The funeral was also unusual in that it was conducted by two priests, the first time I'd ever seen that. The priest from our neighborhood presided, and a much younger one, possibly one in training, assisted. There had been some controversy about that at the planning meeting; the idea of having two priests conducting a funeral seemed odd to some and downright inappropriate to others. However, watching it in action, it all seemed natural. It was no different from Christian church services I'd seen with one presiding and one associate minister. The younger one assisted the senior one and took some of the workload off of his shoulders. Considering the recent hard schedule of our local priest, I'm sure he welcomed the help.

The last part of the funeral was the most difficult. The casket was wheeled out from its place in the altar and opened. Then, after the female master of ceremonies read farewell speeches written by my children (which had everyone in tears...especially my children), people were invited to come up and give their final farewells, placing flowers and/or messages in the casket. Then my FIL was given MIL's ihai (位牌 - memorial tablet), my wife was handed a small, wooden altar tray, and I was handed the large photograph of my MIL that, until then, had been the centerpiece of the altar. We then marched in a procession out of the funeral hall, the presiding priest followed by the casket carried by the four rikushaku who were in turn followed by the associate priest and then everyone else.


This is my MIL's ihai. The small writing on the right and left sides are the date of her death. The big writing in the middle is her death name, i.e. the name given to her soul by the priest. The large photo behind it is what I carried in the procession.

The casket was placed in a hearse, which my wife and FIL boarded. I got on a bus with the kids and everyone else planning to attend the final stage of the funeral...the trip to the crematorium. Once there, there was one last ritual of prayer and farewells, and then we watched as the casket was loaded into the oven. After that we were led to a hall where we waited while eating and drinking (not that I and my family had much appetite) until the cremation was finished. Then we were summoned to the next stage.

Up to that point there had been nothing new for me as I had already participated in a number of funerals here, almost always as a staff representative of the neighborhood. However, the next step was something I'd often heard about but had never witnessed first hand. We were to place my MIL's remaining bone fragments in her burial urn. Basically, all of the participants doubled up, and then each pair used special chopsticks to pick up a single bone fragment in tandem (apparently to make sure it didn't get dropped) and place it in the urn. We were told to leave the head for the director to take care of himself. Anyway, once everyone there had had a turn, the director carefully lifted each piece of the head, held it up for us to see with some explanation, and placed it in the urn, with the very last piece being the top of the skull. Just as the director was about to seal the urn, however, my daughter noticed that there was one little piece left, hiding under the edge of the rack. It was a tooth. Occurrences like that are never taken lightly here, and it made everyone wonder.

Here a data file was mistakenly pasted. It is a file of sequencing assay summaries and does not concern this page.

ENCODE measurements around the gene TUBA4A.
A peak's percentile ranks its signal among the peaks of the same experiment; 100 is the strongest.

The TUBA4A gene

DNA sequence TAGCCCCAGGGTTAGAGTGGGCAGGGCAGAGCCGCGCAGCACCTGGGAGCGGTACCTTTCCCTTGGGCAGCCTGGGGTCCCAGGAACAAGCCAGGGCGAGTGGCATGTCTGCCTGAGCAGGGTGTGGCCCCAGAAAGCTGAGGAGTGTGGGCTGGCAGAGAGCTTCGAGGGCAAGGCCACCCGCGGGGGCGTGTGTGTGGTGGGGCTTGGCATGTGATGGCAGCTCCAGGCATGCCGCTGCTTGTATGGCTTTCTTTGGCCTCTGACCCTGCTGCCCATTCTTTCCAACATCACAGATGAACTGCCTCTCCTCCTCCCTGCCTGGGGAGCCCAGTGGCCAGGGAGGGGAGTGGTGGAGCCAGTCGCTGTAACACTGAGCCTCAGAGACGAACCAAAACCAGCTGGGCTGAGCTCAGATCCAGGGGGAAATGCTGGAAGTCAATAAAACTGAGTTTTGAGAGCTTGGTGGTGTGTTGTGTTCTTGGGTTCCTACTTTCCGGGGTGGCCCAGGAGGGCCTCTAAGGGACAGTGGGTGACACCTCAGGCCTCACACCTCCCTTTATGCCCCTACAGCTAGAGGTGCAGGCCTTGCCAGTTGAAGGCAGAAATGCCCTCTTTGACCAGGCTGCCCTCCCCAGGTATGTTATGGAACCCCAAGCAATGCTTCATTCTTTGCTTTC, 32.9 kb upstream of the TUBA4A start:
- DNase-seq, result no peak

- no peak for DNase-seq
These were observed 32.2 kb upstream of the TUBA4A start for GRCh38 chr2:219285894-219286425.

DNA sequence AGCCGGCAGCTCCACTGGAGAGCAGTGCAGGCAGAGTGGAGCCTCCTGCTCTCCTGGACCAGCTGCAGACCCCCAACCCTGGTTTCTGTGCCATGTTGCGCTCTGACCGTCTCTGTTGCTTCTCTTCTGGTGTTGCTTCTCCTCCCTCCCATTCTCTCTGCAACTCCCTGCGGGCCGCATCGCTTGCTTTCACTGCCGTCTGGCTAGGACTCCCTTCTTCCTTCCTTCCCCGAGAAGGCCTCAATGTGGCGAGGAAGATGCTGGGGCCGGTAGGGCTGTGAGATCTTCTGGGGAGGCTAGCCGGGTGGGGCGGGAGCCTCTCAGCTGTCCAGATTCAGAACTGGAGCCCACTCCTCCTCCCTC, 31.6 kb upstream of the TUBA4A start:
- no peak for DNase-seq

The urn was sealed, placed in a box, and wrapped with care. My FIL was handed the ihai again, my wife was given the little altar tray, and then the director started to hand me the urn.

Immediately one of the rikushaku, a relative of my MIL, began to protest quietly but vehemently. He said it was totally inappropriate for me to carry the urn and insisted that it should be left to him. The director politely told him to go bite himself and handed the urn to me. I proceeded to bear my MIL's earthly remains until we got to the temple. Once there the same rikushaku asked me politely if I'd let him carry the urn. FIL said he thought it best, so I politely complied. We then had the final funeral rite in the temple, performed a sort of ritual of passage out in front, and then marched up to the grave. The rikushaku busied themselves there preparing the grave itself, wooden spiritual markers, and temporary decorations that will be there for about a month.

MIL grave

This is the way the gravesite looks now. The bouquets, the wooden altar tray, and the bamboo and paper decoration to the left of the tombstone will be removed after a little while. I think the large wooden post with religious inscriptions on it may also be temporary, though that might be left up to the family. My in-laws purchased the tombstone and had the grave ready years ago (since space is at a premium, especially in temple graveyards). I regret that it is being put to use so soon.

There was another "purification" party afterward, and then the various relatives and friends scattered to the winds to return to their various corners of the Land of the Rising Sun. Things are far from over, however. There will be another funeral rite next month and another one next summer. As I said before, care of the dead is serious business in these islands.

MIL's presence is also still very near. We still have a memorial altar bearing her ihai, photograph, various offerings, and an incense burner in a prominent place in FIL's house. People are still showing up from time to time to offer their prayers and condolences. I've heard it said that, in Asia, people live with the dead all the time. I'm finally beginning to understand that. But I also understand that there is now a MOUNTAIN of work to be done...